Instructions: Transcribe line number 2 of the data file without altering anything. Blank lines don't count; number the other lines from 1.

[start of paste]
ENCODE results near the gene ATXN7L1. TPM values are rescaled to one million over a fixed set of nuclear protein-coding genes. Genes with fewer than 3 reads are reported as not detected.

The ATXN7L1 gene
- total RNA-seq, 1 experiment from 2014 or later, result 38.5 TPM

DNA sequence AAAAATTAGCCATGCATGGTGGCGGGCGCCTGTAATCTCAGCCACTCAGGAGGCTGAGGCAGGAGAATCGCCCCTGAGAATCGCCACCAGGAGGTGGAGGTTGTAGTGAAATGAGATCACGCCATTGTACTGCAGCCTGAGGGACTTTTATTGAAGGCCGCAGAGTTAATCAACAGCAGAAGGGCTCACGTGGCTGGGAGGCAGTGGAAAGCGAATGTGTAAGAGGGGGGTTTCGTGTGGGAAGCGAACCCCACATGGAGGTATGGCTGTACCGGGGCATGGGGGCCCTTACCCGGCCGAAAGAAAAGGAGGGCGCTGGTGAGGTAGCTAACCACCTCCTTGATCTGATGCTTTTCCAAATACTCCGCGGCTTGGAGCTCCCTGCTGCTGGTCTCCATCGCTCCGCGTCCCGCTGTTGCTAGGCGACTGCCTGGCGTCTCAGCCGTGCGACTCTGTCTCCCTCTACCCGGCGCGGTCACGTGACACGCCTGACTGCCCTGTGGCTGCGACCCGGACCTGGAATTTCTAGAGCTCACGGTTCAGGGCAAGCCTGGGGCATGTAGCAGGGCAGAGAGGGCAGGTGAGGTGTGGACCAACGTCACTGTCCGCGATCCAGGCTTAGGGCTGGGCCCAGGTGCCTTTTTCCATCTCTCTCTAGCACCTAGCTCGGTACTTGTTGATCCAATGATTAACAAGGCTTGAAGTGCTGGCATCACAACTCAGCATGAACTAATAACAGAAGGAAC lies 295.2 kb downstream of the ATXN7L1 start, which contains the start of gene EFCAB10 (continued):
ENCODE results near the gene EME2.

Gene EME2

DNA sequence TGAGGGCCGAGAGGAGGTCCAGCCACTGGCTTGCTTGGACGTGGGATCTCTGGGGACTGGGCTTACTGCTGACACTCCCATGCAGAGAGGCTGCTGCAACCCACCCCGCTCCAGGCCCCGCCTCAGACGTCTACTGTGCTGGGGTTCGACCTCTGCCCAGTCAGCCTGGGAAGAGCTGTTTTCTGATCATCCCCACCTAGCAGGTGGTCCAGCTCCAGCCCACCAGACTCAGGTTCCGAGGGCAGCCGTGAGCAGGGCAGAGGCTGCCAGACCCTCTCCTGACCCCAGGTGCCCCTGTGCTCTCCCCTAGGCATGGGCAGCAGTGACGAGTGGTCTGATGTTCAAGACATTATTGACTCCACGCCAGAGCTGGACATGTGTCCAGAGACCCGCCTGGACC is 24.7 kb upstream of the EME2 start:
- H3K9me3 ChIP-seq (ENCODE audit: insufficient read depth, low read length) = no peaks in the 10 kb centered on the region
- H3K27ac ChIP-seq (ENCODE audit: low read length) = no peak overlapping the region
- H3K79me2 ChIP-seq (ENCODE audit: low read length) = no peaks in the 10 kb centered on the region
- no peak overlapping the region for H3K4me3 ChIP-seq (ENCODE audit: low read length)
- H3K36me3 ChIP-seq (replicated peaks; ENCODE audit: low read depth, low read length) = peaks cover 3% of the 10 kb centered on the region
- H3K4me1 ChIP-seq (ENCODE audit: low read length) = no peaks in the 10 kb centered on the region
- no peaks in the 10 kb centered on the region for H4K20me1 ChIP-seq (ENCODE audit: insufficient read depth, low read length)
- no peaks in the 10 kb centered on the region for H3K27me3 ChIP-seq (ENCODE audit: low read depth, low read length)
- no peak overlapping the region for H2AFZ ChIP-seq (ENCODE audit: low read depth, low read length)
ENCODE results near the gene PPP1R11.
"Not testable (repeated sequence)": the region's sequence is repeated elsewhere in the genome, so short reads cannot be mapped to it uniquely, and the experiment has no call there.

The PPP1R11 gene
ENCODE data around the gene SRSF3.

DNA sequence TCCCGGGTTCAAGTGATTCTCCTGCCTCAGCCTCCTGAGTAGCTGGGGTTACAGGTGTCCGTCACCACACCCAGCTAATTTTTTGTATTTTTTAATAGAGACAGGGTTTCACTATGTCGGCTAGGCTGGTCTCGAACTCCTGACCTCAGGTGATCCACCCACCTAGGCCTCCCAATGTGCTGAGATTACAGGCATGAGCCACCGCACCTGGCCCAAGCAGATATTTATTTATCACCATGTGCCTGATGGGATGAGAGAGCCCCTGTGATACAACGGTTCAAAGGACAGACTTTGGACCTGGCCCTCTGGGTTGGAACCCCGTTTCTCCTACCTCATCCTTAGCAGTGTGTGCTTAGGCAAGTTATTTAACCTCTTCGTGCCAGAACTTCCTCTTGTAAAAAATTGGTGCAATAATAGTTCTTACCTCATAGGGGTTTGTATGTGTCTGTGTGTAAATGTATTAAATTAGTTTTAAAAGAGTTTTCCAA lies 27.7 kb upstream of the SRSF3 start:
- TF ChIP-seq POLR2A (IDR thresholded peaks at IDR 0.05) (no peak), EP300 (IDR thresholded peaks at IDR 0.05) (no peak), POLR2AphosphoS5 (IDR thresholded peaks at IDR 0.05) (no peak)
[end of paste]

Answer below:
The ATXN7L1 gene